Some contributors resent such users since they’re not giving back. But if you demand something in return, then you shouldn’t be contributing to open source — it doesn’t make sense to be selfish about something you’re giving away. Furthermore, “silent” users are also a mark of a project’s success. If folks are able to download the software and use it without reporting bugs or submitting patches, that means the code works and the documentation is sufficient.

That said, you need some people to get involved to create a community that develops the code. That’s usually not too hard if your software is useful.

What is the major work yet to be done, from your perspective as a project founder?

The direction an Apache project takes is determined by those who contribute. As one developer, my ability to determine the future of these projects is thus quite limited.

Patches demonstrate a contributor’s ability as well as their self-knowledge and judgment.

That said, there are areas I hope projects will grow. For Hadoop, I hope it will gain fine-grained scheduling, so that batch and interactive loads can more efficiently share resources. For Avro, I hope it will better integrate with high-level tools, so that folks can peek at Avro data files as naturally as they can text files.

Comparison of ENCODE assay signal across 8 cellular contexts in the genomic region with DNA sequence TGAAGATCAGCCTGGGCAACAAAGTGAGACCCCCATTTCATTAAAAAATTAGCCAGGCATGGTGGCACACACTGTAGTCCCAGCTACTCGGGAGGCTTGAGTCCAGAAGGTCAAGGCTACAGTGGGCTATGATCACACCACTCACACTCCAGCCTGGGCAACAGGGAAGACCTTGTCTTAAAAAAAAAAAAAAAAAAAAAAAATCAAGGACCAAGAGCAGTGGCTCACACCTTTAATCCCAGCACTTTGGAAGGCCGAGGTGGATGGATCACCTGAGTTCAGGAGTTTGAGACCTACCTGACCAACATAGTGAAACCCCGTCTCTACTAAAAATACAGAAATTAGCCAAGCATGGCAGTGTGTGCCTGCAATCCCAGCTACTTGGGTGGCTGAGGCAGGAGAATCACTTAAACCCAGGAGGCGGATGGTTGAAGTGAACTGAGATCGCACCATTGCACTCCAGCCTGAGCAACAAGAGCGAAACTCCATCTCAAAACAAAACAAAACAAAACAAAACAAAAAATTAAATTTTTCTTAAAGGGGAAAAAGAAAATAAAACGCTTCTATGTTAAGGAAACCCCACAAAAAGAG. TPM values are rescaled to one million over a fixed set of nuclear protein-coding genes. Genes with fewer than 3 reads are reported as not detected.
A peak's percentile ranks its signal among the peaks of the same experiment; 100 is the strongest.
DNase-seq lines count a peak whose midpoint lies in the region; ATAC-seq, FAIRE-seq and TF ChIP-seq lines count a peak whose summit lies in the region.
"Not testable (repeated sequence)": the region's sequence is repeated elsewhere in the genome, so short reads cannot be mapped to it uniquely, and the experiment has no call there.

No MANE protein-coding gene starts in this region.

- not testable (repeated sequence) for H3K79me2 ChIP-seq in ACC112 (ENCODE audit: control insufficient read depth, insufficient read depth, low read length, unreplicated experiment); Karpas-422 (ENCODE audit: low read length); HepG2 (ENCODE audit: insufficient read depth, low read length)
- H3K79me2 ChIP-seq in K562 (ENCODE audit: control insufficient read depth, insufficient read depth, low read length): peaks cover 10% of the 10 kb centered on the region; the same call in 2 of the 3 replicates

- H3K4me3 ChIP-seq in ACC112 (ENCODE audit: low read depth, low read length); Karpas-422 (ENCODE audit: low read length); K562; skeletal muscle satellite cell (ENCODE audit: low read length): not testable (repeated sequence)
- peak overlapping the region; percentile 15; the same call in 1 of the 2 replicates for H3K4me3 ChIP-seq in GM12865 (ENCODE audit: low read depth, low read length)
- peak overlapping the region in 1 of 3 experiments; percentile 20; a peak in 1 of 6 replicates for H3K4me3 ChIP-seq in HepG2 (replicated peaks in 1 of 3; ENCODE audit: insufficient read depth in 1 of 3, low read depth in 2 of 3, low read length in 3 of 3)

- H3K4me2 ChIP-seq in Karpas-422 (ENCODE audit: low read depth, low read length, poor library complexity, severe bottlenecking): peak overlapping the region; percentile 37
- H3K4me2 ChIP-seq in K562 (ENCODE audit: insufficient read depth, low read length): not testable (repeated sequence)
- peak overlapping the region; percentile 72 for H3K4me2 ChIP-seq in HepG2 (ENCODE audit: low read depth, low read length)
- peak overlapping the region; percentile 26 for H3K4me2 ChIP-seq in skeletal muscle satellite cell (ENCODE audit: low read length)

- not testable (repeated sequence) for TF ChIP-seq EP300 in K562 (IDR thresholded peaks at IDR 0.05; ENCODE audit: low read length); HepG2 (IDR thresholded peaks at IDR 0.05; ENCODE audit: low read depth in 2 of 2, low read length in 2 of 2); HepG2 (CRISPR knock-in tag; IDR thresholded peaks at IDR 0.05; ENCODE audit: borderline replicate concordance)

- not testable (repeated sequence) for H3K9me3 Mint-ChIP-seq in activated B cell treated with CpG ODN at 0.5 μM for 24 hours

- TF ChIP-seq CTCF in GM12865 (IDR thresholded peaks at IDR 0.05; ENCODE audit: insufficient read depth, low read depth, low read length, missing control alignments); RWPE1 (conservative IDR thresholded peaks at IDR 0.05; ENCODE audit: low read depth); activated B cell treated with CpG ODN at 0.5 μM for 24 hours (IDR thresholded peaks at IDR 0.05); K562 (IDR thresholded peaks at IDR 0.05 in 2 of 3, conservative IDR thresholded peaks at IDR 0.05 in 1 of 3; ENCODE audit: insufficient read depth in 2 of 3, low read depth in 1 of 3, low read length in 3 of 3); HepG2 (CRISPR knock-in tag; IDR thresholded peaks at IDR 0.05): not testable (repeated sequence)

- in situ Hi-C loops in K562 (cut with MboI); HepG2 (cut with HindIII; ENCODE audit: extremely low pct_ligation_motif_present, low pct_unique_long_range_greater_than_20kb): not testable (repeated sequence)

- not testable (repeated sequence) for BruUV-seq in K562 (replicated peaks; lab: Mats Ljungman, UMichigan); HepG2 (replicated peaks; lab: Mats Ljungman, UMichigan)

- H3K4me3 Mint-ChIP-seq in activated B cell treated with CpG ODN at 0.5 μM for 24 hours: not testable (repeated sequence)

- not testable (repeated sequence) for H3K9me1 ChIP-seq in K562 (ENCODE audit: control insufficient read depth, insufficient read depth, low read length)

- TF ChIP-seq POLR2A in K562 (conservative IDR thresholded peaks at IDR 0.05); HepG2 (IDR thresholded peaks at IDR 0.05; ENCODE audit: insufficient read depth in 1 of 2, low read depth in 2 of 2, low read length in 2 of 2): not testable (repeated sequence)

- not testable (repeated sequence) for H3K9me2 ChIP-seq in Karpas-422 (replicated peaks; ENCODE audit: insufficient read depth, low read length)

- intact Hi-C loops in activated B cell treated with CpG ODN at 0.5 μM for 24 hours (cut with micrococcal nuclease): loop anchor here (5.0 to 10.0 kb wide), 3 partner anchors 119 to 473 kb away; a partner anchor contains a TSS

What is your philosophy, if you have one, for balancing quality versus quantity with respect to contributions?

You need enough sustained contribution from someone to get a sense of how they work. If I’ve seen around five patches get committed in a few months without a lot of fuss, I usually feel someone is ready to become a committer.

With patches, folks demonstrate not only their ability but also their self-knowledge and judgment. If someone new to the community proposes big, fundamental changes that are not well thought out, that shows poor judgment. If they try to do something that’s beyond their level of competence, it shows poor self-knowledge.

On the other hand, if they provide well-considered changes in areas they clearly understand, they’ve proven to be someone who will probably be collaborative. When they’ve repeated that process a few times, the pattern is clear.

Some people confuse patch quality with patch depth. If someone makes five high-quality improvements to a trivial part of the system, they deserve to be a committer every bit as much as someone who makes five high-quality contributions to its kernel. What matters is that they know their limitations and are able to peacefully collaborate.

Do you have any other advice for potential project founders?

Write something that solves a problem well enough for folks to start using it. It doesn’t need to be fully optimized but it needs to be fast enough to be useful. It doesn’t need to integrate with every other system in the world, but it does need to integrate enough so that some folks can try it out.

Make it easy for people to get started. APIs should be simple and intuitively named. Documentation and examples should be sufficient so that one can get started in minutes.

You also need to recruit new contributors and users. Users who get helpful responses and contributors who get constructive feedback will hang around and get more involved in the project. If you act like you don’t want their input, then you won’t get their help.

Read other “Meet the Project Founders” installments:

-  Roman Shaposhnik (Apache Bigtop)